Monday 7 April is World Health Day with a focus on vector-borne diseases
The Pirbright Institute, funded by the Biotechnology and Biological Sciences Research Centre (BBSRC), has a major programme of research on virus vector-borne diseases. This includes diseases of animals and diseases of humans. Diseases under study include tick-borne encephalitis, chikungunya, Rift Valley fever, bluetongue, African horse sickness, African swine fever, Schmallenberg and Nairobi sheep disease.
Leading virologists, including Professor John Fazakerley, Director at The Pirbright Institute, are forming a new task force to address chikungunya, a vector-borne disease that is quickly spread to humans by mosquitoes.
For many years this disease has remained primarily in Africa, the Indian subcontinent and Southeast Asia. It has now reached the Caribbean and South America prompting the formation of the Global Virus Network (GVN) Chikungunya Task Force. Comprised of top virologists from around the world, the task force is being led by Dr. Scott Weaver at the University of Texas Medical Branch, Professor John K. Fazakerley at the Pirbright Institute in the UK, and Professor Marc Lecuit at the Institut Pasteur in France. All of the participating members are affiliated with GVN Centres of Excellence. Much of the group’s effort will focus on issues related to more rapid identification of infections, improved treatment options and development of an effective vaccine.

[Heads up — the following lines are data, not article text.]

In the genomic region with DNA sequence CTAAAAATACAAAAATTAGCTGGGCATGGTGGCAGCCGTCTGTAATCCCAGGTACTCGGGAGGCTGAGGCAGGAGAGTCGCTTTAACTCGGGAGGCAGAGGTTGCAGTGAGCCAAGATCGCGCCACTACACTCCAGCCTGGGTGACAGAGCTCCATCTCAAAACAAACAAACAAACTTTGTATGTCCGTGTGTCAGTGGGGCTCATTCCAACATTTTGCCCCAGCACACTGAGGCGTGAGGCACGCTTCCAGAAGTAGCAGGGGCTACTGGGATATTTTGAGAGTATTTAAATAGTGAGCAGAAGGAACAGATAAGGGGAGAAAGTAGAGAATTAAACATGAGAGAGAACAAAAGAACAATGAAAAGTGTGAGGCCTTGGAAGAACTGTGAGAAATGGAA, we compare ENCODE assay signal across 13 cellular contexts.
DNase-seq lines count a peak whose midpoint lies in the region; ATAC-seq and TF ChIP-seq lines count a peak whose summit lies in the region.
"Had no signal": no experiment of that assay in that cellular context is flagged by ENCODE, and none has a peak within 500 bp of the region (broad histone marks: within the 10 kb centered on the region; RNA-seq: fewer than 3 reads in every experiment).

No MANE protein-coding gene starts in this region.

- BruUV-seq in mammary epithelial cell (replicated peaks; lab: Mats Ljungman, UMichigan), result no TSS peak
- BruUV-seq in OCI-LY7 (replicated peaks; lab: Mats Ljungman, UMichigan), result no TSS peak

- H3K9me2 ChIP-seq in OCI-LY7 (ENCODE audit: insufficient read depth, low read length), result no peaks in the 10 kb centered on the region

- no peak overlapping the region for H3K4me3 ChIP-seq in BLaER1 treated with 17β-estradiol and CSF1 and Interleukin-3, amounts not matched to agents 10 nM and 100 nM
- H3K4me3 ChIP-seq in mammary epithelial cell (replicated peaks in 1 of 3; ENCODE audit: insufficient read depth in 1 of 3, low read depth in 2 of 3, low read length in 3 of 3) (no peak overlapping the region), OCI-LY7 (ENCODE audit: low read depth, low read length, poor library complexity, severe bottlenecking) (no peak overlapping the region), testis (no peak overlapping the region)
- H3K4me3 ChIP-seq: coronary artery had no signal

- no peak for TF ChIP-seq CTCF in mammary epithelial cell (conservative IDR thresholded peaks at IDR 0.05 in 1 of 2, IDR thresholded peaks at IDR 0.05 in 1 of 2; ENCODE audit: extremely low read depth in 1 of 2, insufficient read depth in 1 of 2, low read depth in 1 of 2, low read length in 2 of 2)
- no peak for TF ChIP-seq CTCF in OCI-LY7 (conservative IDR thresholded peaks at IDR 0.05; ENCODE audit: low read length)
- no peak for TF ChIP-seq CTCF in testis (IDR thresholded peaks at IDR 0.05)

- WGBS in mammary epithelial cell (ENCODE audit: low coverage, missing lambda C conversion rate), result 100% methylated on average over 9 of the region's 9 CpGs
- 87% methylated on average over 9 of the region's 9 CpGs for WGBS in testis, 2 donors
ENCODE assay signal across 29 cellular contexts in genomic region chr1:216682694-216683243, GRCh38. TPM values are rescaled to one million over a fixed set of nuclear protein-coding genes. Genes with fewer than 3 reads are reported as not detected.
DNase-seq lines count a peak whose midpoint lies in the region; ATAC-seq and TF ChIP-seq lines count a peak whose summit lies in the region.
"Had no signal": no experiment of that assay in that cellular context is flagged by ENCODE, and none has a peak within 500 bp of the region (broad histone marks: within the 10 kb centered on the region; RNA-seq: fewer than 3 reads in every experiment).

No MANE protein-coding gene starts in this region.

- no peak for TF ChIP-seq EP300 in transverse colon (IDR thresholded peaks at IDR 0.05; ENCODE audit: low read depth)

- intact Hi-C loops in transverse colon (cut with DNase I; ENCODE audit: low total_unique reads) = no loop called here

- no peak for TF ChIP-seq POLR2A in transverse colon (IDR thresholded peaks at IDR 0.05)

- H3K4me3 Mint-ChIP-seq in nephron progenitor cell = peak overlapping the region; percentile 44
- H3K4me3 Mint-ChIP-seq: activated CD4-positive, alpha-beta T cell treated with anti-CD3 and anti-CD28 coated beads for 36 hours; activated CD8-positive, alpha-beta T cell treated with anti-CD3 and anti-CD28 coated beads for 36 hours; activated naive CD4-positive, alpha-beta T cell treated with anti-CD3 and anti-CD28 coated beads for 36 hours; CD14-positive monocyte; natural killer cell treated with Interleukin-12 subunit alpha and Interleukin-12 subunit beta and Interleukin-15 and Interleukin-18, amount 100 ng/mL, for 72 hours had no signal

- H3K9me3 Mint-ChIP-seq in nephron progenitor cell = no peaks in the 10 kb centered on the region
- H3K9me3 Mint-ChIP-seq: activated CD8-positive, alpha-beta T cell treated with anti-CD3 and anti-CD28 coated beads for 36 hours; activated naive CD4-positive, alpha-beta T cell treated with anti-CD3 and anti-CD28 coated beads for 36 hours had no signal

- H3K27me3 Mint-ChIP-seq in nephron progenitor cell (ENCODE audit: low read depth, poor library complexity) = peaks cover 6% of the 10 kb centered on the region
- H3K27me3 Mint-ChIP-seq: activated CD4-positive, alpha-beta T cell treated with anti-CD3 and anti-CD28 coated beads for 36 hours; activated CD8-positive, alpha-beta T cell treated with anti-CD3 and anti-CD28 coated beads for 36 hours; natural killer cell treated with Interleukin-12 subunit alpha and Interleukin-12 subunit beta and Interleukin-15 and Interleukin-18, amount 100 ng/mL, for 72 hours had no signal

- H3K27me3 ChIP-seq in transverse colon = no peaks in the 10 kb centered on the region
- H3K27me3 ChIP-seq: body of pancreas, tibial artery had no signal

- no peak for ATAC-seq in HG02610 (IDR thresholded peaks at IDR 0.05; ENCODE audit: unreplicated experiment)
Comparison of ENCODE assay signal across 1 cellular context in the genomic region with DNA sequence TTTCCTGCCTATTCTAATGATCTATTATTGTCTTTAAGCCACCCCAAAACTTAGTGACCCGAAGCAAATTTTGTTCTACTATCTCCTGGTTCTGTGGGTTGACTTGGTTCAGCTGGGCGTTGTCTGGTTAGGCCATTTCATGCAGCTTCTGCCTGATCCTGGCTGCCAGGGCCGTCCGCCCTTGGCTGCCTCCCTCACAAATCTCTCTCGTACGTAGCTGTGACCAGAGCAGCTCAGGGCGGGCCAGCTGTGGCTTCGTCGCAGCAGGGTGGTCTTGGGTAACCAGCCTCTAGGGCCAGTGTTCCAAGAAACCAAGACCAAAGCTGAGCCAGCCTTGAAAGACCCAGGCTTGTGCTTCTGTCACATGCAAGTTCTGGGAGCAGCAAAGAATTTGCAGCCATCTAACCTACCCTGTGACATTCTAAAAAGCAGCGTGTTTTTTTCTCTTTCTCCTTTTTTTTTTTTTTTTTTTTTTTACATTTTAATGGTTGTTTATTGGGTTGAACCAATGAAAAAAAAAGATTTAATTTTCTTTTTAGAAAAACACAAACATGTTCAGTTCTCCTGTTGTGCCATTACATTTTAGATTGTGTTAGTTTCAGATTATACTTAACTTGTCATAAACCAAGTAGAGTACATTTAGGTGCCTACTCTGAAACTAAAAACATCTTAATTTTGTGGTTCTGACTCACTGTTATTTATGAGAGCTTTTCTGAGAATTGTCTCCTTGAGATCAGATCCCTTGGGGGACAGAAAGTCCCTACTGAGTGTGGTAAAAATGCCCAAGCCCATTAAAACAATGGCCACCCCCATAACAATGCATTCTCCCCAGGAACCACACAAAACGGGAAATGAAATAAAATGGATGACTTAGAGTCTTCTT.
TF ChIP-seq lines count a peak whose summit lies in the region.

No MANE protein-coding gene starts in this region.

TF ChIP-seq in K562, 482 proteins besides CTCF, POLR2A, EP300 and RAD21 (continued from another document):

The announcement of this new task force coincides with World Health Day, which is celebrated annually on 7 April and this year has the theme of vector-borne diseases.
“Viruses are among the leading causes of death and disability in the world. Being able to quickly bring together the most knowledgeable researchers without regards to borders and political agendas to address viral threats such as Chikungunya is paramount,” said GVN co-founder and scientific director Dr. Robert Gallo and director of the Institute of Human Virology at the University of Maryland School of Medicine, USA.
Professor John Fazakerley commented: “Major outbreaks of chikungunya occur every few decades. The current epidemic started in East Africa in 2005 and then spread continually eastwards. The infection has recently reached the Americas with 15,000 cases reported since October 2013. At The Pirbright Institute, as part of our virus vector-borne diseases programme, we are working with European colleagues to understand how the virus causes disease, and to develop a new vaccine and diagnostics.”
There is no specific antiviral drug treatment for chikungunya and treatment of those infected is directed primarily at relieving symptoms, which include a very high fever and joint pain. The joint pain is often very debilitating and, in some cases, persists for several months or years. The symptoms are very similar to dengue another mosquito-borne infection.
More information about the Global Virus Network’s Chikungunya Task Force is available by visiting gvn.org.